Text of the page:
Built in 1850 by John Oades of Clayton, NY, the Northerner began as a lakeshoring vessel on Lake Ontario, transporting general merchandise to and from American and Canadian ports for Henry T. Bacon. Around 1863 the Northerner began its career on Lake Michigan, transporting lumber. Based out of Chicago, and later Milwaukee, the schooner worked near Lakeshore towns along Lake Michigan for the last five years of her career. In November 1868, while in the process of loading cord wood at a pier in Amsterdam, WI (present day Cedar Grove) the hull of the Northerner was severely damaged.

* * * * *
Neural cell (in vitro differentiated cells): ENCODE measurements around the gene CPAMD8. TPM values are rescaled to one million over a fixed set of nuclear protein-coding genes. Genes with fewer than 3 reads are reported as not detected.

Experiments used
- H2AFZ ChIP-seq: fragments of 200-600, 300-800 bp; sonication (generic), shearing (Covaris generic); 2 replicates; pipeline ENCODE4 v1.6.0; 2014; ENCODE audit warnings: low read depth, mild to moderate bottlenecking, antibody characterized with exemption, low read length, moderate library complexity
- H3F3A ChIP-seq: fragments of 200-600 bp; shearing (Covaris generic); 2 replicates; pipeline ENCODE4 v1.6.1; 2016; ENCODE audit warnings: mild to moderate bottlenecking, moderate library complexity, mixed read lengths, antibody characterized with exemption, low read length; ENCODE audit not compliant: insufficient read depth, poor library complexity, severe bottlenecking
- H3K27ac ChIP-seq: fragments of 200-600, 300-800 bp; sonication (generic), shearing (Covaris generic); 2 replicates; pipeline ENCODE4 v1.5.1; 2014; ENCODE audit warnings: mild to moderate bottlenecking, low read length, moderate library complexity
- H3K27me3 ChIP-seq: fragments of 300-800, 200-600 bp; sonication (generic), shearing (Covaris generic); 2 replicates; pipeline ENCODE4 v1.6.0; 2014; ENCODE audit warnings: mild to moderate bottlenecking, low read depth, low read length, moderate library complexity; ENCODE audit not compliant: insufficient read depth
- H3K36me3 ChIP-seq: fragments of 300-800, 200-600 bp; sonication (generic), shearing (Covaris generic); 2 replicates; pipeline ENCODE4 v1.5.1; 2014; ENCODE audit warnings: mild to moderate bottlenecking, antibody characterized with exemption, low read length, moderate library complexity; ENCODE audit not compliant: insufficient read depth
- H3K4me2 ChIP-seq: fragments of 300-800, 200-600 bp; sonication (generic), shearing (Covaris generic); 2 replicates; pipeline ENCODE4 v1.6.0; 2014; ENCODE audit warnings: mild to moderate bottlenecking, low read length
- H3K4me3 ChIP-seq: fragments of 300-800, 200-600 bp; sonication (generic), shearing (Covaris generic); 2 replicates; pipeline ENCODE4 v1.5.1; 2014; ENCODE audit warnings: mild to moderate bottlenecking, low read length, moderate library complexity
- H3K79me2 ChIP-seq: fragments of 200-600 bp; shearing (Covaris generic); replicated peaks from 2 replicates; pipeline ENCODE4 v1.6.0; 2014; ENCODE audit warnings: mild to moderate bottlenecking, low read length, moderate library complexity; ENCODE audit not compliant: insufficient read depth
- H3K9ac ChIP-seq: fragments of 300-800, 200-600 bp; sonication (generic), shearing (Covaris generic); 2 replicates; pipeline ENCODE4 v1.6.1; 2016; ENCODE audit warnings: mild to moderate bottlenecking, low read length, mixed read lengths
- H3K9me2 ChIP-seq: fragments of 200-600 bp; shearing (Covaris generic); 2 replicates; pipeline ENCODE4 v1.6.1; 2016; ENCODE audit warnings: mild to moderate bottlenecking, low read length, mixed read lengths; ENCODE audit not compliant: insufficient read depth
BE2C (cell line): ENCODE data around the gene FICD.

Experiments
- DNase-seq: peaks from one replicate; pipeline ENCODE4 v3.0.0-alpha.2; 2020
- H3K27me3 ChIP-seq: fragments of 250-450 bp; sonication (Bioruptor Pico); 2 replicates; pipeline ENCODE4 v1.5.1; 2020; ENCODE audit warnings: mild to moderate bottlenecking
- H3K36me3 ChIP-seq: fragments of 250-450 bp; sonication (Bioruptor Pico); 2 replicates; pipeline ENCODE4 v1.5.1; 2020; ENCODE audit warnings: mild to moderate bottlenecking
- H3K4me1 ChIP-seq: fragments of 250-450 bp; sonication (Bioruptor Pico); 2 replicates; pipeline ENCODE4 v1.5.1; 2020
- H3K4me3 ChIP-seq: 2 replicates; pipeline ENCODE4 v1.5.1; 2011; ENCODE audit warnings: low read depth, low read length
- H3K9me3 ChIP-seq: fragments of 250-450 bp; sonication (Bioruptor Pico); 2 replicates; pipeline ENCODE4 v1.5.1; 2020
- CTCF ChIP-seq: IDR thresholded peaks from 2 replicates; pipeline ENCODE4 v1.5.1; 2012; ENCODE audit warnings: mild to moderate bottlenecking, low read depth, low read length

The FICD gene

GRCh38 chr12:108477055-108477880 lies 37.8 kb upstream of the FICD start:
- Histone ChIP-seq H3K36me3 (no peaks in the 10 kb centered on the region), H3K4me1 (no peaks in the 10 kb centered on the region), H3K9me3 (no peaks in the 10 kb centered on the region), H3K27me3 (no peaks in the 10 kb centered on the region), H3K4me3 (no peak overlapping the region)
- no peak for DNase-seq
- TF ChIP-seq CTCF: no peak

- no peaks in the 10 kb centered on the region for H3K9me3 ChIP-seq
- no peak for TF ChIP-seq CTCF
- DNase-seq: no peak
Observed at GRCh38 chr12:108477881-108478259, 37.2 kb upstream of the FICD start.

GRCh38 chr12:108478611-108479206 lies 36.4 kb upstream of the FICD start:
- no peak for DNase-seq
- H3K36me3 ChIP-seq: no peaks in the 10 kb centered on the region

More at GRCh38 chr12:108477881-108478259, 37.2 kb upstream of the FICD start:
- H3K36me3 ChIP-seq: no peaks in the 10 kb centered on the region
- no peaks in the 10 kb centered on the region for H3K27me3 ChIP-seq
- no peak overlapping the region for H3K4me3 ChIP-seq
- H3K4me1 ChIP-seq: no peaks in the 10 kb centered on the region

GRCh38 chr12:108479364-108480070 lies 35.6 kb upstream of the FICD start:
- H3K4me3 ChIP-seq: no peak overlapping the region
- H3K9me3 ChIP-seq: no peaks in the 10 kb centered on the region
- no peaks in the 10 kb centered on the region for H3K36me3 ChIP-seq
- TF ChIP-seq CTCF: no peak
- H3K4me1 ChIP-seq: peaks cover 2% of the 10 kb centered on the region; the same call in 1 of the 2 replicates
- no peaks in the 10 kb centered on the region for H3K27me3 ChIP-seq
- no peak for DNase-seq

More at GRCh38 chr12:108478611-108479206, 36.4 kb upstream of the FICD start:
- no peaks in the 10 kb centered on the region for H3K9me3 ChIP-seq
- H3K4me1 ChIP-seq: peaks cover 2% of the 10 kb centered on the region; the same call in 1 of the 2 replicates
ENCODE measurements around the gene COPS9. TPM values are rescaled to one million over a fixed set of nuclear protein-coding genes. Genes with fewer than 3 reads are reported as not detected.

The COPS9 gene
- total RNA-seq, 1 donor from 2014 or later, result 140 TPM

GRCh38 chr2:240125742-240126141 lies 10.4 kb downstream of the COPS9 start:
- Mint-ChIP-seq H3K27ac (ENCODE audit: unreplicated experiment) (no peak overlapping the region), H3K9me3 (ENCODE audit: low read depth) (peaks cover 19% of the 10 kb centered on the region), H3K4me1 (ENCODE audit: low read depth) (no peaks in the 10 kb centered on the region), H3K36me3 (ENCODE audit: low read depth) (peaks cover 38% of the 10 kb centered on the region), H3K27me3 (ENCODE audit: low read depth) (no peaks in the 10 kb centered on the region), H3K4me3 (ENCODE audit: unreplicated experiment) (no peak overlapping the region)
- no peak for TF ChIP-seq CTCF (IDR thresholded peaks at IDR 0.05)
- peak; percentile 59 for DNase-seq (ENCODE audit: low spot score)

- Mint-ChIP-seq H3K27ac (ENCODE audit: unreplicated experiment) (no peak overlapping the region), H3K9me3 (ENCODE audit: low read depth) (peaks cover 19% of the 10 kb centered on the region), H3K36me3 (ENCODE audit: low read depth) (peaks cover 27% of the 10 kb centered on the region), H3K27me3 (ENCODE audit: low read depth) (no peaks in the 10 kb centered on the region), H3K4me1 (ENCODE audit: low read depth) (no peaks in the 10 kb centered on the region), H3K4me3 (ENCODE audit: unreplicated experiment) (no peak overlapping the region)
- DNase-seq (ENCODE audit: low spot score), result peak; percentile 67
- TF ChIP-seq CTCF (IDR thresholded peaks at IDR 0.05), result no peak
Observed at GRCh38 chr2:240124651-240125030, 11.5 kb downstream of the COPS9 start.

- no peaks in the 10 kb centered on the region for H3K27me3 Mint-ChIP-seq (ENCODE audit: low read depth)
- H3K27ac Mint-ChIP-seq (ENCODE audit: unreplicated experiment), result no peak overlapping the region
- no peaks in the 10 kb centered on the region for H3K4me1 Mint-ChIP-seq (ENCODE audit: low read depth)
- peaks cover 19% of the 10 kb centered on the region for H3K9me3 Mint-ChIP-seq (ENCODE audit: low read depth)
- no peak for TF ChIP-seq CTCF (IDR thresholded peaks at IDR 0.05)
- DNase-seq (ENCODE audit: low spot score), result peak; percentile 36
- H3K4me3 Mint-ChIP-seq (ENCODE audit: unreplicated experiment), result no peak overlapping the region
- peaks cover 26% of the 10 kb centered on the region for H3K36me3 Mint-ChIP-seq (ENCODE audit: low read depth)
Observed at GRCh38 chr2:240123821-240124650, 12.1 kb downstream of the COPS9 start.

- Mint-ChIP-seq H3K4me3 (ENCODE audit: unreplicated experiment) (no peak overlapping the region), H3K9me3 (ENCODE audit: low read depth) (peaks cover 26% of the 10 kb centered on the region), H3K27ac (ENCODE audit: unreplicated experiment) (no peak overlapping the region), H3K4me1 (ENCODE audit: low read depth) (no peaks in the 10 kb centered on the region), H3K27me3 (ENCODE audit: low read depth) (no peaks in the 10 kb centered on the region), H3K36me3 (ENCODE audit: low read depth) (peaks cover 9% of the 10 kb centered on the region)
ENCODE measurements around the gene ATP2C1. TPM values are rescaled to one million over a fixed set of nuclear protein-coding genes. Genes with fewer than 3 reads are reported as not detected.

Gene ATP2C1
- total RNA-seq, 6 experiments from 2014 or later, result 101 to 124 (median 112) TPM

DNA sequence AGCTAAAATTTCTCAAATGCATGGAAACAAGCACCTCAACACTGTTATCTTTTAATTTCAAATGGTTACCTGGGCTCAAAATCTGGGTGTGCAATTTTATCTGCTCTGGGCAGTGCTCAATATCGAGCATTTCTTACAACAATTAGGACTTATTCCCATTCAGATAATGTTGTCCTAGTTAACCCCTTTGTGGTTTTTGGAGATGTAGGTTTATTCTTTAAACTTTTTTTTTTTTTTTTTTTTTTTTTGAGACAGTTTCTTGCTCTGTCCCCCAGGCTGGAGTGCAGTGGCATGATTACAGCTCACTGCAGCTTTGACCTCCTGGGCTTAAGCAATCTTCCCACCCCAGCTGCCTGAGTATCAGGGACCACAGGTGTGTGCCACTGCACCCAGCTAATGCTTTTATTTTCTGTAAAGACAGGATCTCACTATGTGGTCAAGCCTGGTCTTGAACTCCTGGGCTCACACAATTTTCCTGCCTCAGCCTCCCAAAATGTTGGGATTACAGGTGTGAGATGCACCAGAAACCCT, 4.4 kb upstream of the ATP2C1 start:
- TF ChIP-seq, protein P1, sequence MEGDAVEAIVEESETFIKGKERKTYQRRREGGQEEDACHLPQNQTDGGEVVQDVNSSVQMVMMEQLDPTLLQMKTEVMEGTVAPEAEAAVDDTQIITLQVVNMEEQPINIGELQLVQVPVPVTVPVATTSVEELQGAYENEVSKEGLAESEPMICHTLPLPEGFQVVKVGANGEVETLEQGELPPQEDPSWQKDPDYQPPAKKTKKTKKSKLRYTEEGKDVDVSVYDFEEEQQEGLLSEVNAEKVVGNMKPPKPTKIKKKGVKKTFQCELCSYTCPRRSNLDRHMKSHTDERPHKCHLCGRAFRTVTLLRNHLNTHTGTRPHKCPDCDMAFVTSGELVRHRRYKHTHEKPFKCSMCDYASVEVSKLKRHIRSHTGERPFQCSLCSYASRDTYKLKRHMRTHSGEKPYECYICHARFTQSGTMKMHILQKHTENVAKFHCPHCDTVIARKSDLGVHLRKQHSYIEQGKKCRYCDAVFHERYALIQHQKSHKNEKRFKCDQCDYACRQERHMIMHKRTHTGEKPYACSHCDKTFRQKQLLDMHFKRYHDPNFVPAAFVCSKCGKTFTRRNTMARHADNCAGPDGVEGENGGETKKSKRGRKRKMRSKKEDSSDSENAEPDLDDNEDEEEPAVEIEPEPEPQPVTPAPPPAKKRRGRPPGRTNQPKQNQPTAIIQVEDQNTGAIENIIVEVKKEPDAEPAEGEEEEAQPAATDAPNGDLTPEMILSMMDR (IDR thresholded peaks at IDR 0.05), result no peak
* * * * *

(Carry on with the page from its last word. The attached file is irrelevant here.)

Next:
The schooner traveled to Port Washington for repairs, however due to the extent of the damage it required further repairs in Milwaukee. A second ship, the Cuyahoga, was chosen to tow the damaged vessel back to Milwaukee on November 29th. While under tow, the Northerner capsized and sank into 130 feet of water near Port Ulao, just five miles southeast of Port Washington. Luckily, the entire crew was safely rescued by the tow ship. Today, the Northerner still remains at the location where it sank, fully loaded with its cargo, and is regularly visited by scuba divers. The Northerner represents a relatively undocumented class of Great Lakes vessels. Historians and archaeologists continue to study involvement with trade around the Great Lakes.